Demand Aggregation 
Broker Program (2003)

In 2003, the Australian Federal Government as a follow on from Recommendation 19 of the Official Report into the Inquiry into the Australian Telecommunications Network recommended that Brokers be introduced to develop incentives for increased competitive infrastructure.  In my opinion as a Professional Telecommunications Engineer, such a program is severely flawed for many reasons.  

Coordinated Communications 
Infrastructure Fund (2003)

In 2003, the Australian Federal Government as a follow on from Recommendation 19 of the Official Report into the Inquiry into the Australian Telecommunications Network recommended that a coordinated approach be applied to arrange for communications infrastructure to be purchased, installed and commissioned into Australia.  To all but the most cynical this would seem as an excellent idea, considering that the Federal Government already had Telecom Australia doing just that, but the Federal Government had also put a financial business focus onto Telecom Australia - so the very areas that commercially would never make returns were the same areas that were desperately short of infrastructure.  

Higher Bandwidth 
Incentive Scheme (2003)

In 2003, the Australian Federal Government as a follow on from Recommendation 19 of the Official Report into the Inquiry into the Australian Telecommunications Network recommended that non-metropolitan geographic business areas need to be identified so that they can get together and as a group use the one Broadband service and from jointly using that Broadband service, they may then find business needs that then would require the services of a Broadband Broker to negotiate more Broadband equipment!  Considering that the Federal Government already had Telecom Australia and Optus doing just that, but the Federal Government had also put a financial business focus onto Telecom Australia (and Optus) - so the very areas that commercially would never make returns were the same areas that were desperately short of infrastructure.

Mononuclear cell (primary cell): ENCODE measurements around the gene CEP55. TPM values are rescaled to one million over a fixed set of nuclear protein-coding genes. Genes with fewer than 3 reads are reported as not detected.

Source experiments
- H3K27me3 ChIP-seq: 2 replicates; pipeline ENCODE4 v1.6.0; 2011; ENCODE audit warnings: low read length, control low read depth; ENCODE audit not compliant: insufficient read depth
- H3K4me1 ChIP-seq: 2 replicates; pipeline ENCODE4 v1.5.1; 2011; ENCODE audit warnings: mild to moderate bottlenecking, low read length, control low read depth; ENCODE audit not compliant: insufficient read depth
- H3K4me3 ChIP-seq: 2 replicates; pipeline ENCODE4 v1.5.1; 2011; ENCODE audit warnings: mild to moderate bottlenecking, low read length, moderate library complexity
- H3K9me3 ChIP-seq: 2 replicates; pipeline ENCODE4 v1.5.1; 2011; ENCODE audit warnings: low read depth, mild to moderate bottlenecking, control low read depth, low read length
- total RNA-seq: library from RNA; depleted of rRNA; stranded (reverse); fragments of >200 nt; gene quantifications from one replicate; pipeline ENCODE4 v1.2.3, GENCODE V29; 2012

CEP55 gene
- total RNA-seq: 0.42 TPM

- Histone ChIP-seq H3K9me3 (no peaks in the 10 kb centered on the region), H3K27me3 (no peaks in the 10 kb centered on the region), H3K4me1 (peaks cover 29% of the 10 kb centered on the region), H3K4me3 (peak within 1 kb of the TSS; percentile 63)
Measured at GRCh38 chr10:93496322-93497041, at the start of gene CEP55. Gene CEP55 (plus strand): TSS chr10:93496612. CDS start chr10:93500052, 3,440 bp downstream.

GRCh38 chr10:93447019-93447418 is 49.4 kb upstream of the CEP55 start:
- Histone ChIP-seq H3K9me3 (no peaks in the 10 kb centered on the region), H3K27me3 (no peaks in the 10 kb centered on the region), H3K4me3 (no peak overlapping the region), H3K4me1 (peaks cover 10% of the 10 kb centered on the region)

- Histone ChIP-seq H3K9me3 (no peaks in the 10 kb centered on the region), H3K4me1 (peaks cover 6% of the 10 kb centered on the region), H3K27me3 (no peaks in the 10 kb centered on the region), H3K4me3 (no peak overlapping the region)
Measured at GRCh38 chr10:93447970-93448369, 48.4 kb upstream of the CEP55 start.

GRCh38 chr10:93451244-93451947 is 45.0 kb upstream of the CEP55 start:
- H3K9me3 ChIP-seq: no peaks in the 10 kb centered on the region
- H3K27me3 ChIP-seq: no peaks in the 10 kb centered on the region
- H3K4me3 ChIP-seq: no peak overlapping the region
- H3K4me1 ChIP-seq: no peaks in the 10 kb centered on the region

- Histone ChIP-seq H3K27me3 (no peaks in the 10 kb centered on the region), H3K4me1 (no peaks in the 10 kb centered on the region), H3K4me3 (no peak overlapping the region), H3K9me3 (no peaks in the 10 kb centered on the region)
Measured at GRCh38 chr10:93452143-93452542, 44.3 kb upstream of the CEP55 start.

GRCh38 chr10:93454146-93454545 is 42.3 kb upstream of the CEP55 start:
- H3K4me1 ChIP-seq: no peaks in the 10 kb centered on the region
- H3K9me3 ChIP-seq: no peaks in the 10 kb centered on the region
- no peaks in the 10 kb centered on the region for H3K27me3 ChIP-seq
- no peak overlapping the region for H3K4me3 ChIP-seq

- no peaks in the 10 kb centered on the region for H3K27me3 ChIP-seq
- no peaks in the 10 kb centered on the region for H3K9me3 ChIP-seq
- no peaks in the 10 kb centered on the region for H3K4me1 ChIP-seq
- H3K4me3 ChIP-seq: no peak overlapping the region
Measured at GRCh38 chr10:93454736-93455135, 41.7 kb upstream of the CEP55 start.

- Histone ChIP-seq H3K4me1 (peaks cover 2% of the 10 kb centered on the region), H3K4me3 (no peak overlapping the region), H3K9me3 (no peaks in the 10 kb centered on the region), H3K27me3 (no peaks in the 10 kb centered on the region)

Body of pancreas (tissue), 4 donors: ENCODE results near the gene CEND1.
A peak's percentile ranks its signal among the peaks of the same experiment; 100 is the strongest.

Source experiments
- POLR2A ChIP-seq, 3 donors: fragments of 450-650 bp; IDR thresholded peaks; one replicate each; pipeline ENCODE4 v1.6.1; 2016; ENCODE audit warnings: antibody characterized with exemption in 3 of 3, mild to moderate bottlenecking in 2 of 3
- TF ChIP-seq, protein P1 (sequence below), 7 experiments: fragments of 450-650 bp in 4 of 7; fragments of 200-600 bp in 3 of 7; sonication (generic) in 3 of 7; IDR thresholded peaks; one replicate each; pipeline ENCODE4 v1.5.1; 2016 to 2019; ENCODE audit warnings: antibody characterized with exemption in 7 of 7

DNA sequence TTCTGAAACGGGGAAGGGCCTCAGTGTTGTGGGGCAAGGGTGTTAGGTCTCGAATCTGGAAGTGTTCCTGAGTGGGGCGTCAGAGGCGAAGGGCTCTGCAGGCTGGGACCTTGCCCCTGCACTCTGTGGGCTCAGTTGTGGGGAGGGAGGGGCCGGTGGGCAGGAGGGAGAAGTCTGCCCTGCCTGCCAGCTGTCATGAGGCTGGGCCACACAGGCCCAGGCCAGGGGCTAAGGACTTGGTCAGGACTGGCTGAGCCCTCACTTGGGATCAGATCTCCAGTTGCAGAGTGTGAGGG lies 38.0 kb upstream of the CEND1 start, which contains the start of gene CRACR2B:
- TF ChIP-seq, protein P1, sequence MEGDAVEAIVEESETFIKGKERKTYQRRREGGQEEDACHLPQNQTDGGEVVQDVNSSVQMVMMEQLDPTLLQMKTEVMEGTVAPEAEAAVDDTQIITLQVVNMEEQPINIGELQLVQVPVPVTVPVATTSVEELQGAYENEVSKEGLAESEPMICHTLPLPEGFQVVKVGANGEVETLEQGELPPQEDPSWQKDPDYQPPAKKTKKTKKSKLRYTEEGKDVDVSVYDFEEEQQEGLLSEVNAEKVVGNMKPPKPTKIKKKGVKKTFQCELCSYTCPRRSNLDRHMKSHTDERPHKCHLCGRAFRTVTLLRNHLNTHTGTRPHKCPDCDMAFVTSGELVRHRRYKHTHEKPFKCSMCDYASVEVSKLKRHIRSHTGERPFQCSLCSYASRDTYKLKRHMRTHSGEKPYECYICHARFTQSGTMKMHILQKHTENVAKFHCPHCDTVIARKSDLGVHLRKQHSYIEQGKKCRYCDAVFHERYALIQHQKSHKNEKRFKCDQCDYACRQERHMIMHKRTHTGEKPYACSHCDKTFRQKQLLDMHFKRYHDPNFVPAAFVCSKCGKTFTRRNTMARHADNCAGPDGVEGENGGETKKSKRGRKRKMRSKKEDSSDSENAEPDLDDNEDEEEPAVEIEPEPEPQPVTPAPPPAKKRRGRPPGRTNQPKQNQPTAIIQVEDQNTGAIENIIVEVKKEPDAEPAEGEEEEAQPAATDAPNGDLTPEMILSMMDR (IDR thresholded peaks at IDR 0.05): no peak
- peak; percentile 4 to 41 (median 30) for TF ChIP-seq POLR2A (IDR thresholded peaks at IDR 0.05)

Inquiry into Regional and Remote Network Capacity (2002)

Here is that Report!!

Inquiry into the Australian 
Telecommunications Network (2002)

In 2002 through to 2004, it again became obvious that the Australian Federal Government's Department had again lost the plot and another inquiry was initiated by the  Minister for Telecommunications, Information Technology and the Arts (Senator the Hon Richard Alston), and this media release includes the Terms of Reference for the Inquiry into the Australian Telecommunications Network.  This was chaired by Mr Richard Estens and the report eventually channelled large sums of funding into non-metropolitan areas to prop up telecommunications services that were never going to be financially justifiable in a commercial business sense, and the process of funding was, in my opinion, the most business inefficient method possible - and it failed to deliver!

National Bandwidth Inquiry (1998)

In 1998 Senator Richard Alston initiated yet another inquiry regarding telecommunications in Australia, this time it was to enquire about the availability of National Bandwidth in the telecommunications industry, and waste more time and money making yet another useless report on the situation instead of directly funding Engineers to fix the problem caused by privatisation.